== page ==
At five thirty she was up saying she had to go. After a wash, she dressed and I gave her some money and, although she implored me to go with her, I said I must remain behind and sleep. She asked me for my Hong Kong address and I was about to write it down when Conrad turned over.
“For Christ’s sake, John,” he said, “don’t be such a bloody fool. You’ll be in an awful mess if she turns up at RHQ one day and asks for you. Give her a false name or something.”
Bowing to his worldly seniority and impeccable logic, I wrote down an assumed name and gave the address as Army Headquarters, HK. Immediately I felt terrible. It seemed a betrayal of our intimacy. I reflected that soldiers were always moving on and that she would understand that. In any case she would not be lonely for long at HQ. But all that was beside the point.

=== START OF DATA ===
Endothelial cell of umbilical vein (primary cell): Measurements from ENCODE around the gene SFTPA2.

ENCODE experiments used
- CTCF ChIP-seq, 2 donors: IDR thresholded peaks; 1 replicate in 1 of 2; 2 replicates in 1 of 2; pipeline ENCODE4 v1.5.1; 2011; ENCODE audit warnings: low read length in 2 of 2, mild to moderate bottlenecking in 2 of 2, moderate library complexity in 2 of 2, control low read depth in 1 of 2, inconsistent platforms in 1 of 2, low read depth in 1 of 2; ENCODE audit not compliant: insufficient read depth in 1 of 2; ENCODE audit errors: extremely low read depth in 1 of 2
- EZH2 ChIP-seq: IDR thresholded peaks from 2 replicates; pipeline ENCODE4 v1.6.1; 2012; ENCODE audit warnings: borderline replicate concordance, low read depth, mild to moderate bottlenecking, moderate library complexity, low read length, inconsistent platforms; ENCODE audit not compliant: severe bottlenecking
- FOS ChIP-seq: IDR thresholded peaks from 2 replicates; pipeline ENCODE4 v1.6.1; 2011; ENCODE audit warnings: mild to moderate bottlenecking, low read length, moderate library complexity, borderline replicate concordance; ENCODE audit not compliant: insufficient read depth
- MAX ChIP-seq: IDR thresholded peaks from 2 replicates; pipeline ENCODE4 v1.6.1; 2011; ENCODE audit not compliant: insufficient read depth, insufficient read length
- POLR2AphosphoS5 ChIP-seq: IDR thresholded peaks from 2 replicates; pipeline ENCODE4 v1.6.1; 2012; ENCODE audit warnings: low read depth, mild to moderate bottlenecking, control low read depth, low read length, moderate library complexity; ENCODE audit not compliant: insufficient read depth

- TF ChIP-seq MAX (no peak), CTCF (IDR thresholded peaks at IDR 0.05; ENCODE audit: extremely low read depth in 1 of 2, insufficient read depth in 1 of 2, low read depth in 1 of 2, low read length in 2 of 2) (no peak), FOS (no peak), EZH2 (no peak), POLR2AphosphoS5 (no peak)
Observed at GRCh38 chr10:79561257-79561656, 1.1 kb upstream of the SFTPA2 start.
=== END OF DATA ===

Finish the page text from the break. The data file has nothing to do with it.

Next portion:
My main regret was that I had not felt able to give her as much pleasure as she had given me. I could not risk too much for fear of venereal disease, rife, of course, in the brothels of both Macao and Hong Kong. She seemed wary too for she did not try to persuade me and, when she had relieved me, took great pains to wipe her hands. She seemed surprised at the result of her manipulations, so much so that I suspected she was not a practised whore but much more of a novice. Indeed my precautions may have given her the idea that it was I who was protecting her from disease. Being puritans and fools none of us had thought of obtaining “precautions” from the MO before leaving. Sheer folly.